Proliferative Myositis : Microscopic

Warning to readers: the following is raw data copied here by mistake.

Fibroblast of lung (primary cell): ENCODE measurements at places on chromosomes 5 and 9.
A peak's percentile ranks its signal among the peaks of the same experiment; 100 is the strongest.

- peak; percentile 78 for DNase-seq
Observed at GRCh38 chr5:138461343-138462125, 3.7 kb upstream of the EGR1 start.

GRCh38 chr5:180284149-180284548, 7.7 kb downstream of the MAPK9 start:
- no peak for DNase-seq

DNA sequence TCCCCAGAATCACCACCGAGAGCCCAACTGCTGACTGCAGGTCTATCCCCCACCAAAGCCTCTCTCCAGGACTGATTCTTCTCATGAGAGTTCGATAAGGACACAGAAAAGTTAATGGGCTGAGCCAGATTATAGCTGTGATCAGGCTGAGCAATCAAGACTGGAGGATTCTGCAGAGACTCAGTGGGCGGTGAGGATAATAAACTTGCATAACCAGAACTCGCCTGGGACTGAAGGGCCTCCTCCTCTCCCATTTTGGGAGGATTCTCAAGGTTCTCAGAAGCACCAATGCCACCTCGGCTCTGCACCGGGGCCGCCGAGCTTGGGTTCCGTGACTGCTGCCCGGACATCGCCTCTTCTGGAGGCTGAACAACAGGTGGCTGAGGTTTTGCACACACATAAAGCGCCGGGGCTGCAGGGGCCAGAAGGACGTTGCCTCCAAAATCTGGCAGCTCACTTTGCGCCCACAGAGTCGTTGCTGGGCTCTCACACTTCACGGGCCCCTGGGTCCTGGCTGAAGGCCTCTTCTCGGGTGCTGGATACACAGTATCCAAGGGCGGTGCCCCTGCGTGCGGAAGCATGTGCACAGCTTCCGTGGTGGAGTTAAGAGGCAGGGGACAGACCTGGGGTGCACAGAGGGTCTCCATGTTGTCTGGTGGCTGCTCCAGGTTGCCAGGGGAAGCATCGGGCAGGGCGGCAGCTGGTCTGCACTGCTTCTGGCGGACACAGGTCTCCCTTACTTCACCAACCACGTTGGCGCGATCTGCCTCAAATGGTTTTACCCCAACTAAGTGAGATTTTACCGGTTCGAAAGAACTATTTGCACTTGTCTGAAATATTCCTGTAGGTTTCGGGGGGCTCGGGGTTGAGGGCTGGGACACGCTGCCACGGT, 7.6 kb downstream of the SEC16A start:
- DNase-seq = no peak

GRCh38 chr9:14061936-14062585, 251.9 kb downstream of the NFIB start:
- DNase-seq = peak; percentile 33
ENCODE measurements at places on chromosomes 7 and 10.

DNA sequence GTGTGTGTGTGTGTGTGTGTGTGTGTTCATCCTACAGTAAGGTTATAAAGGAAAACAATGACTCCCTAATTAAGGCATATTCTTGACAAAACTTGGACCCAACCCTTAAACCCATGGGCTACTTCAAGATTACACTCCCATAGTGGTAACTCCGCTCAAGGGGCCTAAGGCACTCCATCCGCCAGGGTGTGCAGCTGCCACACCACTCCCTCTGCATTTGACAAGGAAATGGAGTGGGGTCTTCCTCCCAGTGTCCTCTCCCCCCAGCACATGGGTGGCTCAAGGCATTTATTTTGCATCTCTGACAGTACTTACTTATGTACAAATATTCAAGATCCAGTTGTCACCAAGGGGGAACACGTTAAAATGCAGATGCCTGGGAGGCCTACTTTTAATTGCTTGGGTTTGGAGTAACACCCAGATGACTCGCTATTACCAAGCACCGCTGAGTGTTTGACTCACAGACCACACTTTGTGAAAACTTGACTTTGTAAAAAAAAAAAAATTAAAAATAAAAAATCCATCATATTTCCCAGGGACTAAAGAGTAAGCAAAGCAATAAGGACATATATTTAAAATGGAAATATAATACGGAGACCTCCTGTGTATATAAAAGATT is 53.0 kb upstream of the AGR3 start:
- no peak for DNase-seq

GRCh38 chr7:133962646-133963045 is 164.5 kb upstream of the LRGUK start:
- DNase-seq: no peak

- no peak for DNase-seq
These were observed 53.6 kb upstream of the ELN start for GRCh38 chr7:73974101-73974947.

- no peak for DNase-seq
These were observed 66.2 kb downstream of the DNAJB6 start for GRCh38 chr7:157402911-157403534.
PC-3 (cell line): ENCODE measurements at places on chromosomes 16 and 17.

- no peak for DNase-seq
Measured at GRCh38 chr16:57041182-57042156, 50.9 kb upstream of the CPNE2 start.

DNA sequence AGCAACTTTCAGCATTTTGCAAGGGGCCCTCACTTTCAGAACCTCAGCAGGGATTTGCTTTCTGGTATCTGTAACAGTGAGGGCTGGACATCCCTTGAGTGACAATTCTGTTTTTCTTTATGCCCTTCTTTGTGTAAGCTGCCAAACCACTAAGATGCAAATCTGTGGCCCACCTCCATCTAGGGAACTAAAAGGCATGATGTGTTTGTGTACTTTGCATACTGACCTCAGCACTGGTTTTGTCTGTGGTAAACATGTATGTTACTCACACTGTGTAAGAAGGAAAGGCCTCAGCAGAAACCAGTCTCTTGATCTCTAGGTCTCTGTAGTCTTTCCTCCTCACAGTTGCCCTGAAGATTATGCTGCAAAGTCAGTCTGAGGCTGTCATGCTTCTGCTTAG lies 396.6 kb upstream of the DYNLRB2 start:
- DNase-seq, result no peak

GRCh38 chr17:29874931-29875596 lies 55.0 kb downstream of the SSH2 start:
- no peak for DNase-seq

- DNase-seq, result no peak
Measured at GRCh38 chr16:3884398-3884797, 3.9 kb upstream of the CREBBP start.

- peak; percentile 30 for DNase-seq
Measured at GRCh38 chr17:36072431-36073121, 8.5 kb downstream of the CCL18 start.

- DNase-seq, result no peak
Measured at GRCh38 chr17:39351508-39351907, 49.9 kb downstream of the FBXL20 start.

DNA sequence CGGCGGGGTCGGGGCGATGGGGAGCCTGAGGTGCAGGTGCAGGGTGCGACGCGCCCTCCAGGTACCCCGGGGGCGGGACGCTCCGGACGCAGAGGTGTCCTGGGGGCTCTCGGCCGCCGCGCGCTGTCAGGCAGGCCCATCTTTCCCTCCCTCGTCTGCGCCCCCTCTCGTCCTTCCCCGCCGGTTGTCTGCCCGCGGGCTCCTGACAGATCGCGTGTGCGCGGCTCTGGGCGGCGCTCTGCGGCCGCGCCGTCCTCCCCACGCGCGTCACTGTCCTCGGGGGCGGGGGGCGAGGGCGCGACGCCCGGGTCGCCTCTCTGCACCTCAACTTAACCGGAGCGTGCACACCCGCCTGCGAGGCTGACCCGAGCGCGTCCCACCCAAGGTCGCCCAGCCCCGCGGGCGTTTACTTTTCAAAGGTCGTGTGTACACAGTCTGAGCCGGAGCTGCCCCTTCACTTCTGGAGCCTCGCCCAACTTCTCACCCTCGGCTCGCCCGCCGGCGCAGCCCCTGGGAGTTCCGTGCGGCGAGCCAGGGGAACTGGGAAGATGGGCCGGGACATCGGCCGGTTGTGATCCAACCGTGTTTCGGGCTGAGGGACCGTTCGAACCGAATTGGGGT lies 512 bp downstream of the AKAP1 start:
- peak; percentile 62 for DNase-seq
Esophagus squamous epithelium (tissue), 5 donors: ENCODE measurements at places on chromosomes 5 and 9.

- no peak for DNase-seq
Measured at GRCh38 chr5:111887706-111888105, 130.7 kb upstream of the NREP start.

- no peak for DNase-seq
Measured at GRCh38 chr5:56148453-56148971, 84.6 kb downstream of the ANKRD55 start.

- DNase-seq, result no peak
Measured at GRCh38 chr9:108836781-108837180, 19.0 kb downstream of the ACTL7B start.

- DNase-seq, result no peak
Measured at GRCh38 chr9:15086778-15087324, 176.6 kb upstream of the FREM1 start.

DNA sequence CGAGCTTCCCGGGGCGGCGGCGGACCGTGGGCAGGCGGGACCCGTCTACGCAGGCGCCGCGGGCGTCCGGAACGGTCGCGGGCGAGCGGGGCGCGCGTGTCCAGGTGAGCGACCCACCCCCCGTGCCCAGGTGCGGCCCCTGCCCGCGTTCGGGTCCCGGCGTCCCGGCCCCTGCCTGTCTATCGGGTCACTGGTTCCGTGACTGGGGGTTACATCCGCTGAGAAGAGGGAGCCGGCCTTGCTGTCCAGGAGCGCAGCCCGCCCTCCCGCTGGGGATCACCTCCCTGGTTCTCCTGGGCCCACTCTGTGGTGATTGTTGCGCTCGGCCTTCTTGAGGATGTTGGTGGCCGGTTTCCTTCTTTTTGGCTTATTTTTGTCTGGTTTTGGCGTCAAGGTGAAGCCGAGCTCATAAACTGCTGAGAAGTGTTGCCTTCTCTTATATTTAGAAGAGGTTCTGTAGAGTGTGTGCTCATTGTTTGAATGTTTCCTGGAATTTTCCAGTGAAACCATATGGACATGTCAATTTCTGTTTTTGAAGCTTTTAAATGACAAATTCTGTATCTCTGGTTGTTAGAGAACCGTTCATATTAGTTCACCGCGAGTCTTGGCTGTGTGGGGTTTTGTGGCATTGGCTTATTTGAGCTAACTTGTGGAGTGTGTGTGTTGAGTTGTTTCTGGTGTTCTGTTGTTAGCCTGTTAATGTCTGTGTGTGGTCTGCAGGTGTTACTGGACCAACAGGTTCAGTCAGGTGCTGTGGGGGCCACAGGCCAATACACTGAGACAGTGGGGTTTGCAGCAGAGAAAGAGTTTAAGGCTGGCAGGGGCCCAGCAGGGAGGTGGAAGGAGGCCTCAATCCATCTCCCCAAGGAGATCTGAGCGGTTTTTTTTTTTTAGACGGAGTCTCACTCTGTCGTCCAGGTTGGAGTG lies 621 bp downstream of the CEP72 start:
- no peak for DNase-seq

Microscopically, proliferative myositis consists of proliferation of fibroblasts and myofibroblasts in a background of myxoid stroma. This process tends to permeate the skeletal muscle rather than completely replacing large areas of the involved muscle. The skeletal muscle fibers surrounded by fibroblastic proliferation may undergo secondary atrophy. A characteristic finding in proliferative myositis is the presence of large basophilic cells resembling ganglion cells or rhabdomyoblasts. They have enlarged vesicular nuclei with prominent nucleoli. Ultrastructurally, they have features of myofibroblasts. There is increased mitotic activity; however, atypical mitoses are not found. Areas of metaplastic bone or cartilage may be present.